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Coronavirus Could Trigger Double-Digit Drop in Smartphone Production This Quarter: Report

Apple cautioned investors that it will miss its first-quarter revenue projection, while a report from a supply chain analytics firm gives a more comprehensive look at the impact of the Coronavirus on tech shipments.
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If it wasn't already clear from Apple's  (AAPL) revenue warning, the ongoing coronavirus outbreak could hit tech manufacturing hard this quarter. 

Trendforce, a supply chain analytics firm, projected in a report published Tuesday that shipments of smartwatches and smartphones, among other products and components, could see double-digit drops this quarter owing to COVID-19-related disruptions. Apple shares closed 1.83% lower on Tuesday to $319.00 after it warned investors that its first quarter revenue will fall short of its initial guidance

According to Trendforce, labor shortages and travel restrictions have impacted production of a wide range of products and components, including computer panels, fiber optics, LED components, and consumer devices such as phones, watches, smart speakers and laptops. Some components, such as memory products, are unaffected either because their production is either highly automated or geographically dispersed. 

Using data through Feb. 14, Trendforce forecast that for the first quarter, smartphone production will see the lowest output of any quarter within the past five years. Smartphone production is poised to drop 10.4% from the firm's prior forecasts; smartwatch shipments will fall 16%, notebooks will drop 12.3% and smart speakers 12.1%. (The smartphone figures refer to the number produced, while all other figures refer to device shipments; you can read the full report here.)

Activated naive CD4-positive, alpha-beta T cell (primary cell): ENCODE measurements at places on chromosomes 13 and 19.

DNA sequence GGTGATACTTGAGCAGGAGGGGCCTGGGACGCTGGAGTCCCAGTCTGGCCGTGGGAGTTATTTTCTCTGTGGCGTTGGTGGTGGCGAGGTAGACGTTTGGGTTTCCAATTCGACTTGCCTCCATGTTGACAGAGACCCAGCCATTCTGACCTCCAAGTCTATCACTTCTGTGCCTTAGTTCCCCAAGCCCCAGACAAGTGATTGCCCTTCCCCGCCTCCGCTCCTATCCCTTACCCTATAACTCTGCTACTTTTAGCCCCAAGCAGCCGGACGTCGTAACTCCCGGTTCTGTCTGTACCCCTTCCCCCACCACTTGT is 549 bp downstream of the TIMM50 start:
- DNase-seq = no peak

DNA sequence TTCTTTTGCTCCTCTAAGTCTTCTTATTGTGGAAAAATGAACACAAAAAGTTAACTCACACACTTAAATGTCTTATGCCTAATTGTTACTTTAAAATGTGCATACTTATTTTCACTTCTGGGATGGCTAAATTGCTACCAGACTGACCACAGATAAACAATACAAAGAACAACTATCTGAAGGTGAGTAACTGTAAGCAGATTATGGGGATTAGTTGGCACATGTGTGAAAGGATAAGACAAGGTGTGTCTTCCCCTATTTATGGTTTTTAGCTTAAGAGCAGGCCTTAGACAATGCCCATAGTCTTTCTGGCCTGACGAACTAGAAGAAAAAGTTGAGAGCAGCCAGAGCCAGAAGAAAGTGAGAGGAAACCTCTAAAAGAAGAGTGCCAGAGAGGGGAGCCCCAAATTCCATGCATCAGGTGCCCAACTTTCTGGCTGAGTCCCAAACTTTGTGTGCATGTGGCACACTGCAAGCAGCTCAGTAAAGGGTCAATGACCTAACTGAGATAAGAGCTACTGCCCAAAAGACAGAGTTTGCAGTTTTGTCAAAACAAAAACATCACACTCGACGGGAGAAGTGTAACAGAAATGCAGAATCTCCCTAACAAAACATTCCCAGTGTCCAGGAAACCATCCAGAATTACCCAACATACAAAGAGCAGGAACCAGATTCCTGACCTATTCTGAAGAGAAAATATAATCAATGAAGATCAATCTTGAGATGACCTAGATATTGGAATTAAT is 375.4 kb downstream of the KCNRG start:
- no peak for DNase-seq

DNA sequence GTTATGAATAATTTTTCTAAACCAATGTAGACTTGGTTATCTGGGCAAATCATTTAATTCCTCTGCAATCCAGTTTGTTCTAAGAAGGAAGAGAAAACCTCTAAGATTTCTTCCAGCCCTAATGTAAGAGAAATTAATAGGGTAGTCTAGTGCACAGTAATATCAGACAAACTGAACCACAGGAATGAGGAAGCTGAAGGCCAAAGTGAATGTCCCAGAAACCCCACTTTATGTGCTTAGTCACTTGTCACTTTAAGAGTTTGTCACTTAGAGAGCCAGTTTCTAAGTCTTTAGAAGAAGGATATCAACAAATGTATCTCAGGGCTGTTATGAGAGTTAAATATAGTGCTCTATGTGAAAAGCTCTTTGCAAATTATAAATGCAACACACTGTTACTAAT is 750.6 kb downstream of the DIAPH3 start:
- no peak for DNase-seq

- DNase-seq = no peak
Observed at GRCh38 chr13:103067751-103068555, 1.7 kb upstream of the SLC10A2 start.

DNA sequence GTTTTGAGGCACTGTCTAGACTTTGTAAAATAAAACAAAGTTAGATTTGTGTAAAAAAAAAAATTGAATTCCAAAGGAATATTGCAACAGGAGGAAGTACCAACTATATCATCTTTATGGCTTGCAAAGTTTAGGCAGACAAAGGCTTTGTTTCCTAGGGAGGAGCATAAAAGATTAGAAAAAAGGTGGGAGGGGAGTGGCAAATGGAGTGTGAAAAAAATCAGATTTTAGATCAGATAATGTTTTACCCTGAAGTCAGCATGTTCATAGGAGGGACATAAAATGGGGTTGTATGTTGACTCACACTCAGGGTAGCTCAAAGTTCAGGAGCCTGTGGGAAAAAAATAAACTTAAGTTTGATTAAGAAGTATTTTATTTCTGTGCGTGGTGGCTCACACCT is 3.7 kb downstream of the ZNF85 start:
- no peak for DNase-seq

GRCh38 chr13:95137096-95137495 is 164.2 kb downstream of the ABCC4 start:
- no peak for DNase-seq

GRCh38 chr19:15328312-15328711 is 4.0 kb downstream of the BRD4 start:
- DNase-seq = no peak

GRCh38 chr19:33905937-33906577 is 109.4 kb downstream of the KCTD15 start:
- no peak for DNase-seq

For its part, Apple didn't issue an updated revenue target for the first quarter beyond warning investors that it would fall below the original target of $63 billion to $67 billion. 

The coronavirus outbreak has killed more than 2000 people and sickened tens of thousands more, according to updated figures released by China's National Health Commission released early Wednesday local time. 

"The situation is evolving, and we will provide more information during our next earnings call in April. Apple is fundamentally strong, and this disruption to our business is only temporary. Our first priority — now and always — is the health and safety of our employees, supply chain partners, customers and the communities in which we operate," Apple said in its revenue warning to investors

It's difficult to predict at this point what the total revenue impact will be for companies like Apple with the public health crisis still ongoing, according to Romeo Alvarez, analyst at William O'Neil + Co. But we'll learn more soon, as suppliers with exposure to Apple -- such as Cirrus Logic  (CRUS) , Universal Display  (OLED)  and others -- report their latest results and forecasts.

"Over the coming weeks, I expect to see more revenue revisions from these companies," Alvarez said.